How to Do Laundry




About: [ LinuxH4x0r] introduced me to instructables ...thanks son.

We all have laundry. Some of us do the laundy and some of have the laundry done for us.

This instructable will show you how to do the laundry, with ideas for making the job easier and ideas for making it more environmentally friendly.

(This instructable is dedicated to LinuxH4x0r, may he learn to do his laundry, sooner rather than later....GASP, did I say that.)

Step 1: Planning the Wash

If you're the typical individual wearing blue jeans and t-shirts, or polos and khakis, odds are sorting the laundry is a thing of the past. Tossing them all in together makes the job easier.

BUT, here are a few exceptions:

If you have greasy clothes (i.e. garage/mechanic work clothes), wash them separately to prevent grease staining your "good" clothes. Use a paper toweling or clean rag to wipe down the washer afterwards to clean up any residual grease that may have remained. Residual grease in the washer is a disaster waiting to happen.....consider yourself warned!

If you have delicates (i.e. fancy laces and silks), hand wash or use a special bag for them in a gentle cycle.

If you have a lot of heavy items, multiple pairs of jeans, or bath towels, wash them together.

If you are doing family laundry, it may be easier to do each individuals separately as it makes putting the clothes away easier. No guessing--and no one complaining their Hanes are too tight!

If you have any inkling something will bleed or fade, hand wash it. If it doesn't bleed dye when you hand wash it, toss it in the washer the next time around. Remember, most fabrics and dyes are colorfast nowadays.......

Step 2: Prep the Wash

Prepping the wash is an important step. These tasks will result in cleaner laundry and no mishaps in the wash. (My personal worst was missing some crayons and markers in a pocket!)

Check all pockets to make sure they are empty.
Look for stains and pretreat by pouring a small amount of detergent directly on the stain.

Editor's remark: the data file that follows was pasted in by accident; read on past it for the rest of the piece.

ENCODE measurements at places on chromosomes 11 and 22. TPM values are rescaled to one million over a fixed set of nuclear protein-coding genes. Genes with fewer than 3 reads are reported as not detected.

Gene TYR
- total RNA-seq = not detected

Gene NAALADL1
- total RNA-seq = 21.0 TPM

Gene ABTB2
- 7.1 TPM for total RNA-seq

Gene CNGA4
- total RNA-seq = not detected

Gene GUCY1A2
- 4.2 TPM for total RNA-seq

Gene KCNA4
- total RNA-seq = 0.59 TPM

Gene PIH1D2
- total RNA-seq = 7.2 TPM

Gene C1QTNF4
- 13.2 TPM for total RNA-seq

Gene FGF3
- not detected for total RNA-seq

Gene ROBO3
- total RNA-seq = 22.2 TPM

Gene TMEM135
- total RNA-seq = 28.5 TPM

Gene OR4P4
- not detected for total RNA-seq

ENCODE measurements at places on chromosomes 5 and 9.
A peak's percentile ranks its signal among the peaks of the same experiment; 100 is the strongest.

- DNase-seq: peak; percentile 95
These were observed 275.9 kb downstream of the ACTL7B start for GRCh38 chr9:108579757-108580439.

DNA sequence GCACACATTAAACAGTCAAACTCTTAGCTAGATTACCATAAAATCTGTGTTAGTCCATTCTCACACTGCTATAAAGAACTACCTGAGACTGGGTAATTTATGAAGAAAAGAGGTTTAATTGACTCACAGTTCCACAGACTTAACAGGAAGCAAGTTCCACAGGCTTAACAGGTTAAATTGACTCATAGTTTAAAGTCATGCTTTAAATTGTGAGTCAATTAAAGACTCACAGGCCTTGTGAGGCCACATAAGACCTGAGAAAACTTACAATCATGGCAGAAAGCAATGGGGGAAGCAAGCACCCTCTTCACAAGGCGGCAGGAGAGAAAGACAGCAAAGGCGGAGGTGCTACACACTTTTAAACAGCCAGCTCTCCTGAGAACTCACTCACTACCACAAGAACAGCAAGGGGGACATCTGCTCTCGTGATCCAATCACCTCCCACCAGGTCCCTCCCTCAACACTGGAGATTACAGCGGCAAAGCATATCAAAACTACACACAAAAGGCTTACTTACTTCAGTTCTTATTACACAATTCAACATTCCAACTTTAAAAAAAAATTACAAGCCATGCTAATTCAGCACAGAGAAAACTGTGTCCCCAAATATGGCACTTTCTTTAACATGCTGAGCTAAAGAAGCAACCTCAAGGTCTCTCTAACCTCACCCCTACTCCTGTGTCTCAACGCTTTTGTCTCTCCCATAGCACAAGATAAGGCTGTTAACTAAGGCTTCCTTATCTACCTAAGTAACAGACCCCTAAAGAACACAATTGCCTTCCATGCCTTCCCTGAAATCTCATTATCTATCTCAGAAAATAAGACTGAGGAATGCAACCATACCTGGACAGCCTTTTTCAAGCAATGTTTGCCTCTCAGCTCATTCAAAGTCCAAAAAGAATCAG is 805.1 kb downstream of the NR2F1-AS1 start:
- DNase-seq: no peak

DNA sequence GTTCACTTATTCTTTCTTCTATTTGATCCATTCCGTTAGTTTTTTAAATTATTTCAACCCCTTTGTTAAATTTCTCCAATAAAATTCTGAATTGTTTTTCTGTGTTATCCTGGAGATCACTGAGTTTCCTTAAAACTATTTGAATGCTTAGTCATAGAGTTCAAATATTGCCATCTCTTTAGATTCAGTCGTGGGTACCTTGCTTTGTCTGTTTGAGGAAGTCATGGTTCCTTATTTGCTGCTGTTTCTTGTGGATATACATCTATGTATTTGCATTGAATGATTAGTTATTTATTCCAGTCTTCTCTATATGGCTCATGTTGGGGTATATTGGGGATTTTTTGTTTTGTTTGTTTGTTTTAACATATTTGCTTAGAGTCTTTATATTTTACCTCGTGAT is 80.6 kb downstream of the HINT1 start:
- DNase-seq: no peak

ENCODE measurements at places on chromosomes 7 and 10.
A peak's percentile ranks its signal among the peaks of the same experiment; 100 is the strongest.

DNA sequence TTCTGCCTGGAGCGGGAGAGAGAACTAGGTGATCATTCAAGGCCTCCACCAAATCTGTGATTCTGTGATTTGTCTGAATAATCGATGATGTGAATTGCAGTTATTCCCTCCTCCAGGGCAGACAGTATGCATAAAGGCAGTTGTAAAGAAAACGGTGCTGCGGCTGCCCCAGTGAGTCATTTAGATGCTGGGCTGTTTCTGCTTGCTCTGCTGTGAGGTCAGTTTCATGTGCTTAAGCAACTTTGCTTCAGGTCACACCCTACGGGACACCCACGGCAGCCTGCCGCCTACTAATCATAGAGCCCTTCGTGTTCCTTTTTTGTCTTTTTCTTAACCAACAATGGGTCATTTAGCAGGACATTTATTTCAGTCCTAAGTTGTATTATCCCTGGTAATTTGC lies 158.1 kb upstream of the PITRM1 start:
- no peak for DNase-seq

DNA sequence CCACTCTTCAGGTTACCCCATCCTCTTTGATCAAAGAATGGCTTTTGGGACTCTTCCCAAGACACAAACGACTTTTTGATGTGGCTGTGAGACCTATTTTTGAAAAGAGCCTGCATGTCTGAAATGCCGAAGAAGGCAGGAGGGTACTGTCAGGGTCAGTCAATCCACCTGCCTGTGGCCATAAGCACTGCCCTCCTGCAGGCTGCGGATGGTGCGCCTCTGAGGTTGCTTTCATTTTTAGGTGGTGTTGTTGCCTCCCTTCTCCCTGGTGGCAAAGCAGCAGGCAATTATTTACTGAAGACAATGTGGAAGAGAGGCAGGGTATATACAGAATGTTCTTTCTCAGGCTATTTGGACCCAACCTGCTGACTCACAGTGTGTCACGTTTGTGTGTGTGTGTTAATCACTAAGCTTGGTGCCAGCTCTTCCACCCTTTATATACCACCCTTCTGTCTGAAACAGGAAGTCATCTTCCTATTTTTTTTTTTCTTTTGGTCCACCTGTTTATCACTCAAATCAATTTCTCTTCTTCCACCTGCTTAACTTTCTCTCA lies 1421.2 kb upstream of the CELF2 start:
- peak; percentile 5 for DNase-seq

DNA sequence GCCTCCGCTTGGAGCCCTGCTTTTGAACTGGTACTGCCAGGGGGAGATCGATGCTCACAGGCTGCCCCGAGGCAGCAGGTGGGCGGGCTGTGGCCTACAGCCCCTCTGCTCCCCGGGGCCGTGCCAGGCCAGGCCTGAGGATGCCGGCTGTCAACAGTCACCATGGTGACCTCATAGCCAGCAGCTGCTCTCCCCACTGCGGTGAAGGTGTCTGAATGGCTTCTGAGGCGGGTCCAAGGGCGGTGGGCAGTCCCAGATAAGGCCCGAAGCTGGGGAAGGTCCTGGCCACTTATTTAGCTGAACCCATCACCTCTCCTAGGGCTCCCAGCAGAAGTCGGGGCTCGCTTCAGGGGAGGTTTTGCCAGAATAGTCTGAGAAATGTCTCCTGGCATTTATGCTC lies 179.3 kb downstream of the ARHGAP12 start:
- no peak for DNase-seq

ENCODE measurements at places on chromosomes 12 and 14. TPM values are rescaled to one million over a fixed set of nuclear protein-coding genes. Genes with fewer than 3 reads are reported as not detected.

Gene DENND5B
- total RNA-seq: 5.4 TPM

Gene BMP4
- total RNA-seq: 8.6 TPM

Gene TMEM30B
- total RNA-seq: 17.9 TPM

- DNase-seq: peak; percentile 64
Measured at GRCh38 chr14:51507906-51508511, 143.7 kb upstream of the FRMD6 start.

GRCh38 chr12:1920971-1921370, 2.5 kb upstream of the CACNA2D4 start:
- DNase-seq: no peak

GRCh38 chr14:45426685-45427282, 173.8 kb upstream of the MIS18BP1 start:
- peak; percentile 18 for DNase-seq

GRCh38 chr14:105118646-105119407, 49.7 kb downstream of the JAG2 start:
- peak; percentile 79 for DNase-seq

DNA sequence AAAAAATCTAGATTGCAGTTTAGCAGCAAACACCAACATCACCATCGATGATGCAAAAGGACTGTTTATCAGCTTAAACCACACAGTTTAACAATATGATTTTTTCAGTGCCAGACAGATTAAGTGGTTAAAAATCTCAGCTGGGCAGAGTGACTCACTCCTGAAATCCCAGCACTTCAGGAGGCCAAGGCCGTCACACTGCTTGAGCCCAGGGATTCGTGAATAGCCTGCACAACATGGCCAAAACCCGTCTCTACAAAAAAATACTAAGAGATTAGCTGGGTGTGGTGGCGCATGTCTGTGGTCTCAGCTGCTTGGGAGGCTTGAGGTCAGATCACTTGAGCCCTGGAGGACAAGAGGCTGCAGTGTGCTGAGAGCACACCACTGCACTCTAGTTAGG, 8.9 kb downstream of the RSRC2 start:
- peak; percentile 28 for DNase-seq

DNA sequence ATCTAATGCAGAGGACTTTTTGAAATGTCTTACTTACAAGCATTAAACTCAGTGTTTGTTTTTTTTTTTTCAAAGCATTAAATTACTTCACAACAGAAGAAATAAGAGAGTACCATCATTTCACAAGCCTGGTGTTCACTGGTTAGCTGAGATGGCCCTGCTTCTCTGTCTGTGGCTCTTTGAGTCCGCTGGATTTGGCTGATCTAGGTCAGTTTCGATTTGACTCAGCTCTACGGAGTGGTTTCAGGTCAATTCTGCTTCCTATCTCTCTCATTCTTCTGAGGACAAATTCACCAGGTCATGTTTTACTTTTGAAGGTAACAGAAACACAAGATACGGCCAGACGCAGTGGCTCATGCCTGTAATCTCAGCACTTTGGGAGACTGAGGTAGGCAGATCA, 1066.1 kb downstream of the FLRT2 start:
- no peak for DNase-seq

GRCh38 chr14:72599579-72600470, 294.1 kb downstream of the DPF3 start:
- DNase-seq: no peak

A small amount of detergent, scrubbed in with a toothbrush, works great on ring around the collar.
Snap snaps, zip zippers. (Don't bother with buttons--to time consuming?)

Step 3: Load and Set the Machine

Actually this step is combined with the previous, for it is simplest to prep and toss clothes into the machine one by one.

Simply, take each piece of laundry out of the basket, check for stains, empty pockets , zip and snap and then toss it into the machine.

When all of your clothes are loaded, add your detergent. Good quality generics are ofter cheaper and work just as well. Unless you have very dirty laundry, save cost and product (remember REDUCE, reuse, recycle) by using only 1/2 to 3/4 of the recommended amount of detergent. (THEY WANT YOU TO USE MORE SO YOU BUY MORE!)

Set your water level. May I suggest doing full loads of laundry to save energy and water.
Select water temperature and cycle. (Most can be done using the warm and regular settings). Start the machine and let it do it's work.

Step 4: Drying Your Clothes

The most environmentally friendly way to dry your clothes is outdoors on a clothesline.

This requires some pre-thought.
Choose to do the laundry early in the day.
Monitor the forecast and do laundry accordingly. (That is pick a clear, sunny day.)
Line should be in a sunny locale, although remember you might want a small bit in a shady area for those clothes that are susceptible to fading in the sun. (Using trees to suspend the rope works well for this.)

Shake clothing to remove wrinkles before hanging. Smooth hem lines and button plackets between your fingers to prevent wrinkling.

Allow nature to do its thing. Smile, enjoy the breeze and pat yourself on the back for helping the environment!

Remove clothes from line. Fold, sort and put away.

Step 5: If You Use a Dryer.......

Set dryer time (typically 30-40 minutes for an average load). Remove anything you fear will shrink and line dry it. Allow dryer to do its thing. (During this time think about how using a clothesline would be a small step towards reducing your energy consumption).

Remove clothes as soon as possible. Pull out dress shirts a bit early to prevent wrinkling and avoid ironing. Sort, fold and store.

Step 6: Tips for Reducing Laundry Loads

Remember, clothes can be worn more than once! Use hook and hangers to keep them wrinkle free and look good for a second (and third wear). DON'T TOSS THEM IN A HEAP!

Have a set of "dirty" clothes for working in the garden, garage, barn. etc.

Use aprons or smocks when cooking or doing crafts such as painting to prevent stains and spills.

Consider washing delicates such as bras and underwear during your shower. CONSERVE THAT WATER!

Step 7: Brighter Brights and Whiter Whites......

Alas, LinuxH4x0r was unavailable for pictures this time.

None-the-less, thanks to LinuxH4x0r for not asking for brighter brights and whiter whites. Thanks to Tuxgirl for keeping her school uniforms neat and clean so she can wear them more than once. Finally, thanks to the Head of the Household for hanging the line and keeping it taut! Can't wait to do your guys' laundry!